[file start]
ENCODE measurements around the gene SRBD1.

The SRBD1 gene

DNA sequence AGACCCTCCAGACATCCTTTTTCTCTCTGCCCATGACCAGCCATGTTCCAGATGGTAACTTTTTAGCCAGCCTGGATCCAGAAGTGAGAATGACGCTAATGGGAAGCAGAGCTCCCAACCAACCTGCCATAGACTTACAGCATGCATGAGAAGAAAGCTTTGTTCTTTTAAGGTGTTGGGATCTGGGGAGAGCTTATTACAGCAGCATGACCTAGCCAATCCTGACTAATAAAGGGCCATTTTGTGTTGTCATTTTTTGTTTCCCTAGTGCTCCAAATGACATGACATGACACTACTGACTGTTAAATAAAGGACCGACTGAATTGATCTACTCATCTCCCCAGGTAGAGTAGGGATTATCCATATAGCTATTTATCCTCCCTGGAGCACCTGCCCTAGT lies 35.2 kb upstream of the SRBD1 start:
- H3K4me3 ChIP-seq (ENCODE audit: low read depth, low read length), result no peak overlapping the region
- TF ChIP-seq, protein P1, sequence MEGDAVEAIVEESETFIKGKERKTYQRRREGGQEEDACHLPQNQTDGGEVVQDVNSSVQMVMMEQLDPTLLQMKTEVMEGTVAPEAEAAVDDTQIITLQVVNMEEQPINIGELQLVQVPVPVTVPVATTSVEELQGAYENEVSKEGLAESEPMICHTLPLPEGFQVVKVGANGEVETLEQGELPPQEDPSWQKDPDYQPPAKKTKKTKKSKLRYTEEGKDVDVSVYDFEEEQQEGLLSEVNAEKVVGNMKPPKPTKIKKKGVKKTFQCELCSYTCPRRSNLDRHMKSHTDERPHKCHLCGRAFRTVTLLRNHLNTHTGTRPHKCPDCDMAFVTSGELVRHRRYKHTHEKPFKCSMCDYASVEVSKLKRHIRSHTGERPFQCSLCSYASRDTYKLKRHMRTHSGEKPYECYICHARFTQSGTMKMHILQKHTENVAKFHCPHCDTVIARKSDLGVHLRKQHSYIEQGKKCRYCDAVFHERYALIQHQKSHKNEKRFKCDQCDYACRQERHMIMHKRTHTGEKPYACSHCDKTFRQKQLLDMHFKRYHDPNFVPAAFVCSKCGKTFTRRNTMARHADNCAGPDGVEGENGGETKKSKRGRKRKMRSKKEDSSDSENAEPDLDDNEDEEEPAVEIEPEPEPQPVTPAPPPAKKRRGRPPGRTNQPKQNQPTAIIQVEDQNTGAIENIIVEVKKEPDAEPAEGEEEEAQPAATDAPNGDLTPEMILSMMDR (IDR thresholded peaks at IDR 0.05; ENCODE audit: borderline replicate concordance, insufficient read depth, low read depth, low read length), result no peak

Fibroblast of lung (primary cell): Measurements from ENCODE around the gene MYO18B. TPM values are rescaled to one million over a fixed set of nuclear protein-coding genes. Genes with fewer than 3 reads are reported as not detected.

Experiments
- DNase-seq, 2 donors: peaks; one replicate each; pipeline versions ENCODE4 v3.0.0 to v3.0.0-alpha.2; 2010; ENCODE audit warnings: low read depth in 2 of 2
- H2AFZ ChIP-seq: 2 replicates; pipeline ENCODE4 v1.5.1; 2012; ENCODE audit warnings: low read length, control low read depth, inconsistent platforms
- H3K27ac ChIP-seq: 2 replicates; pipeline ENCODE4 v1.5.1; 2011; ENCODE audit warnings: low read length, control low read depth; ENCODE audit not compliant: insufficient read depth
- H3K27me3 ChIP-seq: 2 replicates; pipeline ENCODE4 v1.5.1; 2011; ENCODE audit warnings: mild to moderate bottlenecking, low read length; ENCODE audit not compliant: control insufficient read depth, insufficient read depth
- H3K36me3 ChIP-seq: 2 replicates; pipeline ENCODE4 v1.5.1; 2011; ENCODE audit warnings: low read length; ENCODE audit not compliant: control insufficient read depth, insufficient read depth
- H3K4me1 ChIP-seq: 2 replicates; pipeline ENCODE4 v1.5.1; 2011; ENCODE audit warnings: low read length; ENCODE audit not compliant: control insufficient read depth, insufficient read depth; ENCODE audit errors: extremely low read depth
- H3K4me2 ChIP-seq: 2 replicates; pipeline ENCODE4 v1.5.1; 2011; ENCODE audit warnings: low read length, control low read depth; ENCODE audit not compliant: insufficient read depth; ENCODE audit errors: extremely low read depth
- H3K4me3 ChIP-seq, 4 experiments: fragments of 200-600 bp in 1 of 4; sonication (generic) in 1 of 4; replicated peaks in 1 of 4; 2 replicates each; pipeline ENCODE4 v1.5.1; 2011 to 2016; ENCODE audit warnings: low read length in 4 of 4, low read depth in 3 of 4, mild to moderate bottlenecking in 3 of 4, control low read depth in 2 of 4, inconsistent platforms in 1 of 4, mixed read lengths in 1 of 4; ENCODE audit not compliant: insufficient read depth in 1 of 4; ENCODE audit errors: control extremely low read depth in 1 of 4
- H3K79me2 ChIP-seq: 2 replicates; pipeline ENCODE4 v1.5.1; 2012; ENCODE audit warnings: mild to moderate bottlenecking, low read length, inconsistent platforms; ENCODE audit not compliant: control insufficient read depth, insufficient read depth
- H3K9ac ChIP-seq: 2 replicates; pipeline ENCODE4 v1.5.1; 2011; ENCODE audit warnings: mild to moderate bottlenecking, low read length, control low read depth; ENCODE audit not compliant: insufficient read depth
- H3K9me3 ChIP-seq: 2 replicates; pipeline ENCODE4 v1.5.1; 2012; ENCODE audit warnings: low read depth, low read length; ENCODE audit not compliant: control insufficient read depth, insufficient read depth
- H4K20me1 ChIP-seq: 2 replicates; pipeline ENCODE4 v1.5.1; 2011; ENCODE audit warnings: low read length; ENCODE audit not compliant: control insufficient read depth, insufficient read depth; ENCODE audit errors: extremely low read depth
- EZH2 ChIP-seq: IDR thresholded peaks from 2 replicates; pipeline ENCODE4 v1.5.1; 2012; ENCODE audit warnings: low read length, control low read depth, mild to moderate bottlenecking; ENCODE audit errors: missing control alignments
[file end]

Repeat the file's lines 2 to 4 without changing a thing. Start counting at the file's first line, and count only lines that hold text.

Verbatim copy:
The SRBD1 gene

DNA sequence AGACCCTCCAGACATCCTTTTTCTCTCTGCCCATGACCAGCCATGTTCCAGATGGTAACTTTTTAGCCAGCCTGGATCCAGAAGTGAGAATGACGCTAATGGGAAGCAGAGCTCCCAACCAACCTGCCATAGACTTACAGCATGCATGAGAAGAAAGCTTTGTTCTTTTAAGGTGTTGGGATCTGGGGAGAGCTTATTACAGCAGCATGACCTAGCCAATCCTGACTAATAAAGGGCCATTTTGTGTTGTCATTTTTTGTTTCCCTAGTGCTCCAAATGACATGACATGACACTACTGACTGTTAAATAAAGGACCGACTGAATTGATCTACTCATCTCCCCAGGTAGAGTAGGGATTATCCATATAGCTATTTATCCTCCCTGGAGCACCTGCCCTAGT lies 35.2 kb upstream of the SRBD1 start:
- H3K4me3 ChIP-seq (ENCODE audit: low read depth, low read length), result no peak overlapping the region